I’m shocked at this, but there are generational shifts in how people think about consumption. Do you need your own vehicle or can you do ridesharing? Are we going to see ourselves in a world in the next fifteen, twenty years with autonomous vehicles that are electric vehicles, that we essentially share, at least in concentrated urban settings? These kinds of transformations, I think, are in part being driven by the demand from your generation.
Likewise, I think as you build wealth—you guys will build wealth over time, right? You’re getting an education, right, and that education is directly connected to your earning power. You will build wealth over time as a result of becoming educated, and when you build wealth, you’ll have a decision about where to invest that wealth.
And we see increasingly, social action investors, social commitments being made through people’s investment decisions, and they say we want to put our wealth into these kinds of stocks, these kinds of companies, these kinds of enterprises and not over here in these other ones. And I think that is another kind of behavior—where you put your capital is going to be another kind of decision that can help spark change.
So, from the lowest level, most local decision about what you consume and how you consume it to bigger decisions later in life about where you put your money, I think there’s a lot of opportunity for you to make really consequential decisions. But I’m not somebody who believes that all of this will be fine if people just stop consuming energy because we all depend on energy, and we can’t stop consuming energy. For some of us, we can make decisions about where we want to get it from. Some of us live in jurisdictions where we can choose, quote/unquote, “to pay a little more” to be assured of getting more renewable energy as the provider. Not all of us can do that, and so, really, you need your governments to act.
This is the kind of problem at the kind of scale where all of our individual activity can’t possibly be enough. I would say we have to do all of it.
FASKIANOS: Well, I am going to go to Al Carnesale, your—
FASKIANOS: —your former chancellor.
FREEMAN: My former chancellor!
FASKIANOS: Your former chancellor and a CFR member. So, Al, over to you.
Q: So we—since we traded places, I left Harvard to come to UCLA, you left UCLA to come to Harvard.
So here’s my question is about nuclear power. For a number of years environmental groups have been opposed to nuclear power largely because of the waste problem. And then they—in light of climate change, they sort of changed their view and became reluctant supporters. And then came Fukushima and they again opposed nuclear power.
Now, as we look ahead with the additional problems you’ve been talking about that may stymie some of our plans to deal with climate change, where do you think we might be headed on the nuclear problem?
FREEMAN: You know, it’s interesting—well thank you and it’s just delightful to hear from you and see your—see you again.
Here’s what I’d say. There’s a domestic conversation about nuclear and there’s a global conversation about nuclear. And of course, as you know, many countries in the world have made a big bet on nuclear. France has always been dependent on nuclear power, for example. China is investing heavily in nuclear power along with every other kind of energy because of their tremendous need as the population grows, and as they, you know, grow into the middle class. So there’s a lot of opportunity for nuclear to be built, especially updated sort of smaller more modular reactors, the next generation of reactors all around the world, and I think we’re going to see a lot of nuclear deployment.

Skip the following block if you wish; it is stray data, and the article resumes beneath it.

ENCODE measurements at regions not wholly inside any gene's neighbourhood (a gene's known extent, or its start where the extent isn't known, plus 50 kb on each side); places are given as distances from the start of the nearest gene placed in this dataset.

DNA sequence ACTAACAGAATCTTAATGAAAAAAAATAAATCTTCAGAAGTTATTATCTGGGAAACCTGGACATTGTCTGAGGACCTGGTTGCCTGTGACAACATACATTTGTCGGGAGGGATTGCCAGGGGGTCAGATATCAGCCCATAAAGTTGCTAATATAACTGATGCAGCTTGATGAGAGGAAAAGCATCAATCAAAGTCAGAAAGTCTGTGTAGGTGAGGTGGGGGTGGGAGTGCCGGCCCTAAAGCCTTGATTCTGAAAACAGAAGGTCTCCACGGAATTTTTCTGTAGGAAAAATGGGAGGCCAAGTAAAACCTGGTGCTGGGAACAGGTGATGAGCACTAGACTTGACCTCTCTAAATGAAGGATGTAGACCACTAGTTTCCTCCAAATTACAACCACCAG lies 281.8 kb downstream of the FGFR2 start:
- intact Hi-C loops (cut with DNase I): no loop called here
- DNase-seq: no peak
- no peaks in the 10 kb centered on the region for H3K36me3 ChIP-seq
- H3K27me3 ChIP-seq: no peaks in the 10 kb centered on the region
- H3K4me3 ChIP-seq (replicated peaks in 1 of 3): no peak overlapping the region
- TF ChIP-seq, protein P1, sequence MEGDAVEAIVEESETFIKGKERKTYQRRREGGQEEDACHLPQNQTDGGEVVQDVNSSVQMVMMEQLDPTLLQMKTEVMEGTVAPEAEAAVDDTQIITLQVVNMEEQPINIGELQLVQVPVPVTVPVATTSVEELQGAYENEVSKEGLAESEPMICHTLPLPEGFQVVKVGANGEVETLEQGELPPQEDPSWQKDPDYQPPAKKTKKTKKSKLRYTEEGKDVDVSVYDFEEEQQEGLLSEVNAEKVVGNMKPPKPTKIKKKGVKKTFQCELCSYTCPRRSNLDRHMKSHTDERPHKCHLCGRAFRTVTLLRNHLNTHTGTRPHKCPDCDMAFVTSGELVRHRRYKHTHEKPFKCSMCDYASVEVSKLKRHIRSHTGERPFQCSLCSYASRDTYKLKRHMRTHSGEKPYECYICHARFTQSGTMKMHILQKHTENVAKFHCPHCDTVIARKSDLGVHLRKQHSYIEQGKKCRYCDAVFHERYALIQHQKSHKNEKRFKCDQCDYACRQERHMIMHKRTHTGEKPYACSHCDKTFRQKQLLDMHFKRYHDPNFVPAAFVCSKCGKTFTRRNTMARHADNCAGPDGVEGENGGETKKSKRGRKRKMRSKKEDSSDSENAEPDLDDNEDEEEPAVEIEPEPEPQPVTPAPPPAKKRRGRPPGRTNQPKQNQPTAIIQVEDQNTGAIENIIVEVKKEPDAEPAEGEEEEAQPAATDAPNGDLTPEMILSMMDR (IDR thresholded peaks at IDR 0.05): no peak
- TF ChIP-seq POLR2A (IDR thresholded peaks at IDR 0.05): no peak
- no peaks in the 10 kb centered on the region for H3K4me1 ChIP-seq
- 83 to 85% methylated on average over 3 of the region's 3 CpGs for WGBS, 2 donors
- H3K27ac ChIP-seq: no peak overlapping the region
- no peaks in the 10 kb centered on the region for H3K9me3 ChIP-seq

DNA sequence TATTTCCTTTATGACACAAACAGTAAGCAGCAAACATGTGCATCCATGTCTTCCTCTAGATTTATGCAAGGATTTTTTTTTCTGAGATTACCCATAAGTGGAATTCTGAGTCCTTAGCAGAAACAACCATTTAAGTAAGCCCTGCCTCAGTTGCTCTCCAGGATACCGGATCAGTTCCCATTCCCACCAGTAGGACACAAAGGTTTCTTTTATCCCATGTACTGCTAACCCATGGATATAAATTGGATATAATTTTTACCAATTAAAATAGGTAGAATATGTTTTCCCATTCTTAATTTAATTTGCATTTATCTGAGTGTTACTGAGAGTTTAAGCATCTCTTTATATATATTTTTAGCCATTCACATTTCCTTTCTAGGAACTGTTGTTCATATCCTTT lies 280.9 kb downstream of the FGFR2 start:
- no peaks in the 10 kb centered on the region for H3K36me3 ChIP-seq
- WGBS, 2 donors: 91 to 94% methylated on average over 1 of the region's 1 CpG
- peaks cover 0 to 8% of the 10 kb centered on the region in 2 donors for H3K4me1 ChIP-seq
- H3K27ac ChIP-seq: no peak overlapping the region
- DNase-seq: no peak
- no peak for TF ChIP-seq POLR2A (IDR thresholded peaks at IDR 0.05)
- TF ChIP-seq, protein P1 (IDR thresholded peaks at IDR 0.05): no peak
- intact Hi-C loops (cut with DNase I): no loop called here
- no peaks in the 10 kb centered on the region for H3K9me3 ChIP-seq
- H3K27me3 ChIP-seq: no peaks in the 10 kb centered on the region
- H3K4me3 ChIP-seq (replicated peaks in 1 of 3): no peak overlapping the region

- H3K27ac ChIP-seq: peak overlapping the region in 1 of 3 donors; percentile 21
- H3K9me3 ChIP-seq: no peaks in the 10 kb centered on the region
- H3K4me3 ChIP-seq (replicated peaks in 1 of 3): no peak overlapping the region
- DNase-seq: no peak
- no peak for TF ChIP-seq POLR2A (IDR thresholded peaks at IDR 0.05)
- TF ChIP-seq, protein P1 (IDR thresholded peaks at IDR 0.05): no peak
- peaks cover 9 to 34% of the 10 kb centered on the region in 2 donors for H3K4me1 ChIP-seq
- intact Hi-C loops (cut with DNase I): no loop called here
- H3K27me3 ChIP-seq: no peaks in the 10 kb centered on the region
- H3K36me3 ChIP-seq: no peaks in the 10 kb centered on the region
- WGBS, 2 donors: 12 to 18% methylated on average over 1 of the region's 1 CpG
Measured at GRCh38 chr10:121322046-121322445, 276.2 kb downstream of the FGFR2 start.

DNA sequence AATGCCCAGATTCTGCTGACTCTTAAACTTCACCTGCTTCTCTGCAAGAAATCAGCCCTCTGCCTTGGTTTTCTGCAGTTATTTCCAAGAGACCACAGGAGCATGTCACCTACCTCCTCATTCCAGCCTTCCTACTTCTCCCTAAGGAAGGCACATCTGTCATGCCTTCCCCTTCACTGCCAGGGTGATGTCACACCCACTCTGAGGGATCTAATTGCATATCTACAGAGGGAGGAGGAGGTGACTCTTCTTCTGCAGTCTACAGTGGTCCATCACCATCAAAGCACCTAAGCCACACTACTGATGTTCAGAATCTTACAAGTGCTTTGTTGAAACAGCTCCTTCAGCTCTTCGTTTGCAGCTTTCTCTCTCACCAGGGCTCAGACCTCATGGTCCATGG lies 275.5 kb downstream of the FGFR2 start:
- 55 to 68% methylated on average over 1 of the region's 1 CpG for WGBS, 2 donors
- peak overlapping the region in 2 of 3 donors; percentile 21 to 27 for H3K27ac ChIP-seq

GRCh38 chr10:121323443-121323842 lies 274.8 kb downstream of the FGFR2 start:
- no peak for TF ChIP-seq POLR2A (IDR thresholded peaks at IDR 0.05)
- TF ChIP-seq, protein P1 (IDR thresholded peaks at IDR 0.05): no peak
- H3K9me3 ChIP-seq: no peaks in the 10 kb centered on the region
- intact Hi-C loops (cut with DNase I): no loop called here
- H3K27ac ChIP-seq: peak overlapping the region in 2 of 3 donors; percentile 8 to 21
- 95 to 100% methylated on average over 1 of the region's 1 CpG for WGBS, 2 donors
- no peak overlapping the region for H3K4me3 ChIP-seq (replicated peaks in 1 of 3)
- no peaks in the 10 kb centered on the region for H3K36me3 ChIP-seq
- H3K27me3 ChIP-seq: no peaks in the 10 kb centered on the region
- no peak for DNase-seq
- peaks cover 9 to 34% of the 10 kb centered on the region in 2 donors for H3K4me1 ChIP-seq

I don’t expect to see it in the United States, and the reason I don’t think we’re going to see it is the legacy you’ve cited, which is this historical discomfort with nuclear, and the ambivalence that is felt in this country about nuclear and the sort of unwillingness to tolerate the risks that are perceived from nuclear. We haven’t solved our long range—our long-term radioactive waste problem. You know, we never decided on Yucca Mountain or anywhere else to put the radioactive waste, so it’s being stored on site for—in large measure. And I think there’s still kind of a very local NIMBYism, a bad reaction to the idea of nuclear power.
The challenge for us in the U.S. is right now nuclear provides about 20 percent of our electricity, and as these facilities are retired, where are we going to get that share of our electricity from? Will it be more renewable energy supported by natural gas for baseload? These are the questions if we lose even this relatively small share of nuclear that we have.
The only other comment I’d make—and you may well know far more about this than me—but from my understanding of the cost comparison now, nuclear power, at least in the United States, is just far too expensive to build and not cost-competitive with the alternatives. Natural gas has been cheap because of hydraulic fracturing and horizontal drilling. There’s sort of abundant natural gas reserves released from shale. It outcompetes coal, and renewables have dropped so much in cost that they are extremely cost-competitive, so I don’t think nuclear competes in the American market, at least, this is what the experts have said to me.
FASKIANOS: Al, given your expertise in this field, do you want to add anything?
Q: It’s not to add anything, it’s to agree, largely. I think the catch is, how caught up are you in climate change?
Because natural gas may be better than coal, but it’s not better than nuclear. But it would have to be government-subsidized, which basically in France it’s a national security consideration. So it would have to be subsidized as we subsidize many other things.